It’s in that concept of total fitness that smaller gyms have found their niche. Each owner has a different philosophy about the approach to fitness, but all agree that wrap-around offerings are a necessity.

In December 2009, Joe Moss II opened BlessBody Fitness, Liberty Township, with a focus on helping people do what they need to do. At the time, he says, much of the fitness industry was focused on working out to develop muscles and look good, but there wasn’t much for people who just wanted to do everyday things.

Joe Moss II focuses on helping clients build strength for everyday activities.

“They want to play with their grandkids. They want to carry their own wood out of the barn. They want to build birdhouses. They want to get in and out of their car,” Moss says. “There’s more to us as beings than just being physically strong. We have to be mentally strong, spiritually strong, emotionally strong. And we have to be able to work on those things to improve.”

When he started, Moss didn’t have much capital to spend on equipment, so he installed what he could afford: basic tools that could supplement natural movement.

“I had some TRXs, some bands, some kettlebells, some medicine balls and some ropes,” he says. “Machines dictate what you can and cannot do. If you use a leg extension machine, you just sit there and extend your leg. That’s not a movement you perform in everyday life. We need to be able to function and be strong by using yourself.”

Equipment is one the largest costs of starting a fitness center. Fitness Together’s Mellinger says the equipment costs for each of her franchises is around $30,000, a fifth of the total start-up cost.

“We don’t have a ton of equipment, but there’s lots of free weights and functional stuff. It adds up because there’s a rack of dumbbells in all our rooms, battle ropes in all our rooms. So it’s buying three of everything,” Mellinger says.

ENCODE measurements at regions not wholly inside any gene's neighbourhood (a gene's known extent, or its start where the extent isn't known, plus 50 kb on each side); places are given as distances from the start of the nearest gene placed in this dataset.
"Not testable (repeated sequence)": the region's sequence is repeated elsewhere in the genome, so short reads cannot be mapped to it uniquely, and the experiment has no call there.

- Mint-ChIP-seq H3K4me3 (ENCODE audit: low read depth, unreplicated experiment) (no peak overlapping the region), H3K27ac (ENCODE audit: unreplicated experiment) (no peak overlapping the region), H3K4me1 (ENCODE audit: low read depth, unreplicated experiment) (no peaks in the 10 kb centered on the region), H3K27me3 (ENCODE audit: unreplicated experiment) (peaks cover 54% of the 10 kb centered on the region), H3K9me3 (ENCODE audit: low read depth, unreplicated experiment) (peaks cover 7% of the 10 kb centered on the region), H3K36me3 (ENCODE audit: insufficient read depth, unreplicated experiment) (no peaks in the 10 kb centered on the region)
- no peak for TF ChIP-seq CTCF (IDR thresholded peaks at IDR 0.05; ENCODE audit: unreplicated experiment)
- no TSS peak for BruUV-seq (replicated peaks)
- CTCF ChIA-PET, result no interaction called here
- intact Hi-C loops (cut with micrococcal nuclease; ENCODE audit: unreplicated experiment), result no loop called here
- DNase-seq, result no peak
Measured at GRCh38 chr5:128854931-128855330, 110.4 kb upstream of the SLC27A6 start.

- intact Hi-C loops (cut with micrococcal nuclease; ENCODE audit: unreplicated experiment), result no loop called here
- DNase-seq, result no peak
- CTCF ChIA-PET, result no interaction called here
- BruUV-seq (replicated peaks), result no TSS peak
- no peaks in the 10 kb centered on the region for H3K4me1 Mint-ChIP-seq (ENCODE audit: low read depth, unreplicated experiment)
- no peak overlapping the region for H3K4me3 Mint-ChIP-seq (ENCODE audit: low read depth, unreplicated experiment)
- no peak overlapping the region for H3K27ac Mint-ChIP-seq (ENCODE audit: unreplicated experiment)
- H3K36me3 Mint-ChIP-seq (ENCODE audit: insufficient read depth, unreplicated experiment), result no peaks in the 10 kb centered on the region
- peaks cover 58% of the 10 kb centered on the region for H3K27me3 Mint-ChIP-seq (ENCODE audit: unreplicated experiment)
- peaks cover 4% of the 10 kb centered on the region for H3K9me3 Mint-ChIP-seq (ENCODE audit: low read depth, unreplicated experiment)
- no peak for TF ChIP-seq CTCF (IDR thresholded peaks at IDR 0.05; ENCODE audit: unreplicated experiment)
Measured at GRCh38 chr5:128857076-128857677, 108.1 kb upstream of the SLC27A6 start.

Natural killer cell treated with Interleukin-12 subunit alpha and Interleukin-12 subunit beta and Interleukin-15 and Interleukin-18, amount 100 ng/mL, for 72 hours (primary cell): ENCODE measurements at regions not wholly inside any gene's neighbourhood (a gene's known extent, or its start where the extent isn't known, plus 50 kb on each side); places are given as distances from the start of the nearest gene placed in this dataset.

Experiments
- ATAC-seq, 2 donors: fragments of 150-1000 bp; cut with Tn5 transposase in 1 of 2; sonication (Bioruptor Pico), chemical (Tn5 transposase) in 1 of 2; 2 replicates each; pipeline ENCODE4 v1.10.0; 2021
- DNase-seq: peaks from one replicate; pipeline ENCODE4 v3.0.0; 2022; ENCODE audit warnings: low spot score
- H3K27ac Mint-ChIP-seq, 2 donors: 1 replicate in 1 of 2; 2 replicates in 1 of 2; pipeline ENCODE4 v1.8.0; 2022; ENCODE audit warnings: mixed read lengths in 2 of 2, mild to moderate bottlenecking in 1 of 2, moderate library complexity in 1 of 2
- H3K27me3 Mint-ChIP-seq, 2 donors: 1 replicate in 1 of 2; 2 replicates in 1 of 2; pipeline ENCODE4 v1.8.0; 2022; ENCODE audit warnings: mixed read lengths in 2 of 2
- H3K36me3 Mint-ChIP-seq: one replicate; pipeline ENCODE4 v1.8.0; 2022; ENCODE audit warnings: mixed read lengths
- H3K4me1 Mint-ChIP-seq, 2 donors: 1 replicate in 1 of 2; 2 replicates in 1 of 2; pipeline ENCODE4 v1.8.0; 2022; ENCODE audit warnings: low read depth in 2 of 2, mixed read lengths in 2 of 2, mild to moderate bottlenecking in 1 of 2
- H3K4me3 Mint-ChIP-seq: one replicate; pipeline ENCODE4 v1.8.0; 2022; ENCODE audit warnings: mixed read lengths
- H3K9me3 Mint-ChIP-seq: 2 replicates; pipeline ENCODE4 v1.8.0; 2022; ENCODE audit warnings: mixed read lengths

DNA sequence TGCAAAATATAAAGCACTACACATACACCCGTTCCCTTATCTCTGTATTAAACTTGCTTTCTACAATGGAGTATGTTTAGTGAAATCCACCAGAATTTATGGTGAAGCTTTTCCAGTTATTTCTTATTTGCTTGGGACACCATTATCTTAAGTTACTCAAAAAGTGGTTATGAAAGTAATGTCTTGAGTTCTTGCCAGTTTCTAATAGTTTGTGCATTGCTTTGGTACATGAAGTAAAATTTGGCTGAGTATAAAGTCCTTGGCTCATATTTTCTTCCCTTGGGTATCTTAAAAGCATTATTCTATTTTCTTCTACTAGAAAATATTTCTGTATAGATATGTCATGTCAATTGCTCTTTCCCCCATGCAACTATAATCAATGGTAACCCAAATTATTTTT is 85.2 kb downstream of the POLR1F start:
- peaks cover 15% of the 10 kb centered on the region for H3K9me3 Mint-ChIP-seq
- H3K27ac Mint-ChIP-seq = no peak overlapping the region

The Focal Point’s Morakis aims to replace one piece of equipment each year.

“It’s very expensive. I don’t rent any of it. I buy it outright because I’m a small business,” he says. “I have high-end equipment anyway. So when I’m replacing something, it’s usually to a higher quality.”

Creekside repairs equipment when it can and replaces it if repair isn’t feasible, either in terms of maintenance or cost, Hillman says.

“If it’s a couple years old and something breaks, you fix it. If it’s 10 years old and the motor goes, you have to weigh your options. It may be X dollars to fix it, but Y dollars to get a new one,” she says. “You consider the life of the piece before you pitch it for a new one.”

The location itself is also important to keep customers coming back. Fitness Together’s Mellinger says she aims to put her five centers – in Canfield, Poland, Howland, Medina and Fairlawn – near residential neighborhoods.

“Our clients come three days a week. So they don’t want to drive from Howland to Canfield three times regularly. You’re going to appeal to about a three-mile radius,” she says.

For Moss at BlessBody, his clientele comes from the Youngstown-Warren area, as well as the Shenango Valley. His space in Liberty on Belmont Avenue provides easy access to interstates 80 and 680. Most of his clients drive about 20 minutes, he says, either for group or one-on-one sessions.

“People will come for something they want and when your goal is to be different in your own category, you’re not competing against anyone else,” he says.

Pictured: Creekside Fitness & Health Center will be adding nutrition services this year, says general manager Lori Hillman.

Copyright 2024 The Business Journal, Youngstown, Ohio.